The LEGO Movie 2: The Second Part
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Good soap opera, with an unusually resiliant Good Woman, and plenty to say about race relations.
Don't be fooled by the impressive credits. This is pretty much a stinker.
Director John Huston's second film (after "The Maltese Falcon") was a "women's picture," believe it or not, but it has his masculine, maverick stamp all over it. It's depressing to me that so few people remember "In This Our Life." I had never heard of it until two weeks ago!
I suspect the major reason it has been ignored (suppressed?) is that it challenged white audiences to look at their racism. Quite a ballsy thing to do in 1942, especially given the fact that the United States had just entered World War II. Perhaps understandably, white Americans were in no mood to be criticized at the time of their supreme sacrifice.
I can understand that it was too tough to be appreciated in the 1940s, but why hasn't it been rediscovered since? Perhaps there's something about it that still cuts too close to the bone for white Americans. Let's not forget that most still live in all-white communities and wouldn't sell their house to a black family.
Bette Davis and Olivia de Havilland star as sisters in a charming small town. De Havilland has recently gotten married, and her sister (Davis) seduces the husband and runs off with him! And that's just in the first half-hour. Davis's character reveals more and more layers of narcissism and treachery.
There are hints of an unwholesome aspect to Davis's relationship with her uncle. Then in the last half-hour there is the cherry on her loathsome cake. She frames a young black man for a crime she commits. This young man is a servant who is practically part of the family and is struggling to put himself through law school. His mother, incidentally, is played by Hattie McDaniel, who just a couple years earlier had made history as the first black actor to win an Oscar (for "Gone With the Wind").
"In This Our Life" is not a great film, but it has so much merit. Its disappearance from film history is a gross injustice.
Just by reading the synopsis on here, you can tell this movie involves a very complicated love story. I think it's a bit too complicated. It's an okay movie, but it's not great.
"in this our life" is bette davis' cooperation with director john huston, backsetted in the old south reputed for its insolent southern belle while racial bigotry still exists then. olivia de havilland's casted as davis' virtuous sister with the capacity and benevolence to make the best of everything, even the men disposed by davis. it might be a reminder of de havilland's miss goody goody image in "gone with the wind" but this time her counterpart devoids the glamourous polish and de havilland herself begins to show some hardened edge rather than her sweet pie lad image alongside errol flynn in swashbuckler pieces.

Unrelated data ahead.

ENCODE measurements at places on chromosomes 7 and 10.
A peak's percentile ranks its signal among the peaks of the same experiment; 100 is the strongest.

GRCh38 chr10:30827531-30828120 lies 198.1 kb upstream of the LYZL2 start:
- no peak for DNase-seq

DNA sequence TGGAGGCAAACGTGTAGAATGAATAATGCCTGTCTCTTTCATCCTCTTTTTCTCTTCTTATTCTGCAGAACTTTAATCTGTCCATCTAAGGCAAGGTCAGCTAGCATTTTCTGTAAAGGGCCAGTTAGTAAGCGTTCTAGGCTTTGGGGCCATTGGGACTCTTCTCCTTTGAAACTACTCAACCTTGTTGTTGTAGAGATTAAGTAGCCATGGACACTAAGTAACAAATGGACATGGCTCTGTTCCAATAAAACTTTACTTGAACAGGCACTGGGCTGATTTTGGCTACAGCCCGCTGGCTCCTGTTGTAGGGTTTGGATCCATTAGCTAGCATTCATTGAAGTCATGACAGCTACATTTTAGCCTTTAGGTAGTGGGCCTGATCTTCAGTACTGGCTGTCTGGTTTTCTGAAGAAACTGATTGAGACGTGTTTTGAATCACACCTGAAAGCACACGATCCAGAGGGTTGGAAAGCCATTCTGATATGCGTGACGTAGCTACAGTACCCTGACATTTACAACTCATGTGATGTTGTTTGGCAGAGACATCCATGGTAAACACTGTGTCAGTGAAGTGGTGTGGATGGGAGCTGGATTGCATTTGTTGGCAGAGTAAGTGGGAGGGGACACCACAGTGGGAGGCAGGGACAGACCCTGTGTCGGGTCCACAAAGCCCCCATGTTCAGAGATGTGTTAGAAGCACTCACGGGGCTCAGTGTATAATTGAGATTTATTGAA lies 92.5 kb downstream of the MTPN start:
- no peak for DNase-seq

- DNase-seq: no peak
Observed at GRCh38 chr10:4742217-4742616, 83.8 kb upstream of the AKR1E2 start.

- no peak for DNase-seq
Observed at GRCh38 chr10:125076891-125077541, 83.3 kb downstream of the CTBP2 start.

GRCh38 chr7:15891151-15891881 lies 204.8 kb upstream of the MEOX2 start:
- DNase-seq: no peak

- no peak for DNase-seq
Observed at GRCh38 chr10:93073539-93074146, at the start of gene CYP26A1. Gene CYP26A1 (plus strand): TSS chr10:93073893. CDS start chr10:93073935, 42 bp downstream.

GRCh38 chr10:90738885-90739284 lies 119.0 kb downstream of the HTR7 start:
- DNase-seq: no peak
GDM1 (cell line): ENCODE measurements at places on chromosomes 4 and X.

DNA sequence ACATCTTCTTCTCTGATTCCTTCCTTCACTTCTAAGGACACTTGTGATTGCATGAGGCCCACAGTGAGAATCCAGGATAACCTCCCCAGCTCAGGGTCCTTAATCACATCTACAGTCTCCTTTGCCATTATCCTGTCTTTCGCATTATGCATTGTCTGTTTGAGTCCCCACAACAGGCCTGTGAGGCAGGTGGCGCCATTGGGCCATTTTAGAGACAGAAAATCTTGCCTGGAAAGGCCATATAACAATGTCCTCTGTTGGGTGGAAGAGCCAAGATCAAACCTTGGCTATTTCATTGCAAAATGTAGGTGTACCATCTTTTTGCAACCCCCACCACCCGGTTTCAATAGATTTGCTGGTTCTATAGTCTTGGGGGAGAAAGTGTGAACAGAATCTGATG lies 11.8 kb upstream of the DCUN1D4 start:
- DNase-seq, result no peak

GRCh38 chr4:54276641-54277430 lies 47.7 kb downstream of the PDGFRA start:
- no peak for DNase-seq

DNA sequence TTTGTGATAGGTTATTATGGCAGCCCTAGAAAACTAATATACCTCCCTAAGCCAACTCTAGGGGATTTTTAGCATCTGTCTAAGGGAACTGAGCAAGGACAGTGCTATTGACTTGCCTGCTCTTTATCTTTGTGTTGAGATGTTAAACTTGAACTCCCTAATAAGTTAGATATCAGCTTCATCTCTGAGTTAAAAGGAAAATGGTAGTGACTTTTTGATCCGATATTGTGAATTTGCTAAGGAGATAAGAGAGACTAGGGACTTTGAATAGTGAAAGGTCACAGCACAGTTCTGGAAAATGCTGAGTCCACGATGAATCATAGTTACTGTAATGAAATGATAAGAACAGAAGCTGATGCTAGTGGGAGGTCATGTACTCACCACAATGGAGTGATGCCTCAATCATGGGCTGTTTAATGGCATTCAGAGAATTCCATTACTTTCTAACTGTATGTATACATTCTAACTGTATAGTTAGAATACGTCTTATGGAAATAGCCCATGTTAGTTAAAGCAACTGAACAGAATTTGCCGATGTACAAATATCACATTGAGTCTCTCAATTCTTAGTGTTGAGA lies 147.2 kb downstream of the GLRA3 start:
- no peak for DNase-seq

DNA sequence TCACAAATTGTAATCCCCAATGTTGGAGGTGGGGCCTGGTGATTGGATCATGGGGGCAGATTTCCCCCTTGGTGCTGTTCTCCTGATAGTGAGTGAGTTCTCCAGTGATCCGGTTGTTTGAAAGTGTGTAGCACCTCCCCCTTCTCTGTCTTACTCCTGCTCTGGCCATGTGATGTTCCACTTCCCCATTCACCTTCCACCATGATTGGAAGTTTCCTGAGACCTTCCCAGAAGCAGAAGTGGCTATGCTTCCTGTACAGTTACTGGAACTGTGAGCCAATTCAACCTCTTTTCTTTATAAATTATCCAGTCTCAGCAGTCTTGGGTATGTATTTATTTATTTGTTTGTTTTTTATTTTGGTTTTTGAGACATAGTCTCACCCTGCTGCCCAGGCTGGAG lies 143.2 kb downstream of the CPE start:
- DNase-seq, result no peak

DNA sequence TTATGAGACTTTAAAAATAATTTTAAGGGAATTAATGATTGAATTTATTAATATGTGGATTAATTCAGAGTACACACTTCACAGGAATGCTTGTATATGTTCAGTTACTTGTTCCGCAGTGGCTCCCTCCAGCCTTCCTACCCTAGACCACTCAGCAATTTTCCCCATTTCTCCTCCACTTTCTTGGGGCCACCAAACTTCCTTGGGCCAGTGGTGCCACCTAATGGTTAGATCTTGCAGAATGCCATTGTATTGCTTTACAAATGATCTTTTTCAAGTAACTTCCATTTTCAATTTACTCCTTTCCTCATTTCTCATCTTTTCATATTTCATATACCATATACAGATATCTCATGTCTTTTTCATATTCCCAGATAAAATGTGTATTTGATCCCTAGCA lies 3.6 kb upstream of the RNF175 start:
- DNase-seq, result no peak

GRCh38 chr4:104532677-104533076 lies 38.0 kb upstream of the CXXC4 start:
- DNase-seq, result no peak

davis is the wildly arbitrary sister of the reputed timberlake family with an uncle who has a drolling incestuous crush on her. with the uncle's financial backup,davis struts around, stealing her sister's beau then destroys him willfully, eventually her irresponsiblity deteriorates into framing a diligent black janitor after she accidentally runs over a woman. davis plays that kind of malicious bitch who could only be gratified by someone else's unhappiness, and once she obtains and devours something, she tramps it and tosses aside, absolutely guiltless and unwilling to take the blame with a pretentious victimized facade.
unevitably "in this our life" is melodramatic with the archetypes of selfless gentle woman like de havilland and bitch-perfect bette davis, but at least it has enough relish to make a watchable picture, and john huston's noirish strokes add gritty seasoning to it.
like "jezebel" and "little foxes", davis gets into the skin of another abrasive southern stereotype, malevolent egoist who is vain enough to disregard the welfare of others. "gone with the wind" glamour star vivien leigh also thrives in such southern belle role, such as her scarlet o'hara and "streetcar named desire", but the main difference between leigh's and davis' interpretations would be the relentless brass and spunk. leigh's performing style is more feminine and laid-back in the niche of shakespian thespian while miss davis shamelessly smirks and growls. maybe that's what defines davis' feminist poise, watching a woman who doesn't hesitate to galope full throttle being a bitch even she appears in a light of coquettish wardrobe by orry-kelly.
no one's as good as bette when she's bad
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